August 16, 2019

this one's for 21-year-old me

Me at 21 in Southern Illinois.
Nothing by confidence, optimism and determination.

Three days after I graduated from college, I packed up my Mazda Protege and drove 500 miles from my home to Southern Illinois. I'd been offered an internship at a newspaper there for the summer. Even though I'd never been for a visit and had only spoken to the editor twice by phone, I'd accepted. Hot off an internship at my local newspaper, and with a freshly minted journalism degree sitting on the desk at home, I saw this as the first step in the career I'd mapped out for myself.

On a rare quiet evening, I'd typed up a timeline for myself in a Google document. It looked something like this:

  • Summer 2008 - Intern at newspaper, get breaking news and in-depth clips for portfolio
  • Fall 2008 - Land a reporting job at a larger newspaper, get political clips for portfolio; write first contemporary romance novel
  • Fall 2010 - Move to a larger newspaper, get human interest clips for portfolio; get an agent for fiction and publish within the year
  • Fall 2012 - Start grad school; freelance for magazines; begin pattern of publishing two new romance novels every year
  • Summer 2014 - Take off summer to backpack Europe
  • Fall 2014 - Begin part-time faculty appointment; continue to freelance for magazines; continue publishing schedule (perhaps try a historical romance too?)
  • Summer 2016 - Turn 30; teach writing workshops; get movie deal; ease up on journalism to focus full-time on fiction; repeat forever

Just a simple plan for a young woman who thought she had it all figured out. I'd work my butt off for about eight years, and by the time I was 30, I'd have everything I ever wanted with virtually no adversity or difficulty.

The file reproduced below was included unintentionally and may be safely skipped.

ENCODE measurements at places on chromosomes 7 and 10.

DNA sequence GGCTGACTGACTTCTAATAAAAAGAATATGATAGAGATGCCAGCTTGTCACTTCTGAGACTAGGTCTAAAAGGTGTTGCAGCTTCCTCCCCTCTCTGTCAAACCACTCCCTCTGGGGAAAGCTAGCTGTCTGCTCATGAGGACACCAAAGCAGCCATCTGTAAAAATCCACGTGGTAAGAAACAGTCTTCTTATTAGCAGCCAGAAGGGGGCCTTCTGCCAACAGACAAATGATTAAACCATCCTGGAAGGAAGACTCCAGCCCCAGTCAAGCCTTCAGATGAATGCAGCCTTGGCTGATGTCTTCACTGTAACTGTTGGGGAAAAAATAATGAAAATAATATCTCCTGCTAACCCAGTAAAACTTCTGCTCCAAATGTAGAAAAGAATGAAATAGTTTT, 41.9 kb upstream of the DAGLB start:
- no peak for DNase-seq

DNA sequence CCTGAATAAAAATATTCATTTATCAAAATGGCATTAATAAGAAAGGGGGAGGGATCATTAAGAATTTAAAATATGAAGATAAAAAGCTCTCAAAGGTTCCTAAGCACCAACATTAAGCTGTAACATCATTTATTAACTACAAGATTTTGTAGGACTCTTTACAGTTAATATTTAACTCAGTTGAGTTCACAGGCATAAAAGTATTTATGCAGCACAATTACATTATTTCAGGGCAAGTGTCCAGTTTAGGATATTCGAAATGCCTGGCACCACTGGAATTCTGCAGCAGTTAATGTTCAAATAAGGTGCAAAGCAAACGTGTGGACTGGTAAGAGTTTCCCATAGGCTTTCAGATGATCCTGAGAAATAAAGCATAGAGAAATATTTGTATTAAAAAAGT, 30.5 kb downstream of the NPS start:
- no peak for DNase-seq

As a result of a computer failure, this is the only photograph I have of me
from my college graduation. But even in this you can see I was always more
interested in what was next rather than what happening in the moment.

My first instinct just now was to type "what an idiot." But I'm going to be kinder to my past, idealistic self. While I was incredibly naive, as I drove to Southern Illinois with a Foo Fighters CD blasting through the speakers, I had boundless confidence, optimism and determination. In truth, I miss waking up every day believing that even if today was tough, it was all leading me toward the professional happily ever after I'd written for myself. I miss having that much faith in myself and others.

I pulled into the first motel with a price that I could afford and carried my suitcase upstairs. I was still looking for a short-term apartment, so I figured my TV, movie and books could wait till the weekend when I'd surely have living arrangements all worked out. I settled into bed with a freshly delivered pizza and watched as Ryan Seacrest declared David Cook the winner of that season of American Idol. My future started the next day, and I was ready.

Of course when I pulled up to the newspaper, I realized I had no idea where I was supposed to park or even which door I should walk through. I used the front entrance for the first and last time that day. The woman at the front desk showed me to the news cubicles and told me to grab a chair while I waited for the editor to arrive.

That was the high point, professionally speaking.